South-eastern Europe: Coal and lignite phase-out6. May 2020. / SEE Energy News
A total of 3.7 billion euros for regional development would secure a just transition for coal phase-out in three SEE countries, according to a study developed by SE3T.net, a regional network of independent energy transition think tanks which focuses predominantly on southeastern Europe.
This investment can be funded by the Just Transition Mechanism that has been proposed by the European Commission, worth 100 billion euros.
Bulgaria, Romania, and Greece are currently responsible for more than 9 % of coal and lignite-fired electricity generation in the EU. And this percentage share may increase in the years to come if, as until now, the pace of coal phase-out remains slower than in western European countries. Bulgaria and Romania do not plan to implement a lignite phase-out despite the fact that the losses of lignite plants cost taxpayers several hundred million euros each year via subsidies. Due to these high payments which are required to keep lignite plants operational, the economic losses of lignite plants are higher if phase-out happens later.
All three countries can phase out lignite without implications for the security of supply, with only a few hard coal power plants remaining in the system. The difficulties lie in job losses and an increase in end-user prices, which are both politically sensitive consequences of the phase-out.
The price effect is expected to be even more limited in the first years by low demand due to the COVID-epidemic. In addition, policymakers in all three countries can further reduce the price impact of the phase-out by implementing end-use energy efficiency measures. An investment in renewable energy can further limit the increase in wholesale prices resulting from a phase-out of lignite and set the countries on a path towards net-zero emissions. In contrast to the perception that renewables are expensive alternatives, the modeling shows that the level of support required for increasing RES capacities is below 1.5 % of the wholesale prices in the case of Bulgaria, below 2.5 % in Greece, and below 5.5 % in Romania on average between 2021 and 2030.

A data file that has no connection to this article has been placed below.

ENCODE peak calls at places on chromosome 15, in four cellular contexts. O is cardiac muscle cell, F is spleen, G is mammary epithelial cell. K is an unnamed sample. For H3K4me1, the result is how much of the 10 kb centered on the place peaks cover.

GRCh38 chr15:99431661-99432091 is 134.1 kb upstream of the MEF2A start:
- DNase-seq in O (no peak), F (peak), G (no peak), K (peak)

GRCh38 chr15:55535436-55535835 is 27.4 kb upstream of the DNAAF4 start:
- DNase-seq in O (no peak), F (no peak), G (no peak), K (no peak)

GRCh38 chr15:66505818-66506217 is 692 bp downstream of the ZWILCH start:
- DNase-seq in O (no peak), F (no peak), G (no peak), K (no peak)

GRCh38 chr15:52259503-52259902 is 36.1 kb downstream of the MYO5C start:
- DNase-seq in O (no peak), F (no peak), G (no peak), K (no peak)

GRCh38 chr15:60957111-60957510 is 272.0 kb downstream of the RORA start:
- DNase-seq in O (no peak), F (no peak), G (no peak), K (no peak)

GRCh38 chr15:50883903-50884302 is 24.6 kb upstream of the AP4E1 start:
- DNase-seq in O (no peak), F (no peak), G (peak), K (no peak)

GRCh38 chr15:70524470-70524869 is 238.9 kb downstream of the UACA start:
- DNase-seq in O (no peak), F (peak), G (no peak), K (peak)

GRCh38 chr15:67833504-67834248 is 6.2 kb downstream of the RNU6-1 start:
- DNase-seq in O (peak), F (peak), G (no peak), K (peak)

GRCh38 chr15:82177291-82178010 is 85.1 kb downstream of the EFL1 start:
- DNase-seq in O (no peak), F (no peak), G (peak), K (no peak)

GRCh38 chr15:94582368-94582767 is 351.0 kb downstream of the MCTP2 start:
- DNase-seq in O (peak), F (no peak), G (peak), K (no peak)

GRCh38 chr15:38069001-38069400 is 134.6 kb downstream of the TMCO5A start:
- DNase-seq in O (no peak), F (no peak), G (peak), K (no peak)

Job losses require significant government intervention in the three countries, albeit the situation varies between them, yet the economic and social challenge is manageable, with the support of EU funds. This might burden national social security systems through higher rates of early retirement and higher unemployment payments, however, closure of lignite and coal power plants will free up national funding in the range of 200 to 900 million euros per country per year, which could be redirected towards strengthening the social security system as well as to investment in renewable energy and energy efficiency, or reduction of energy poverty.
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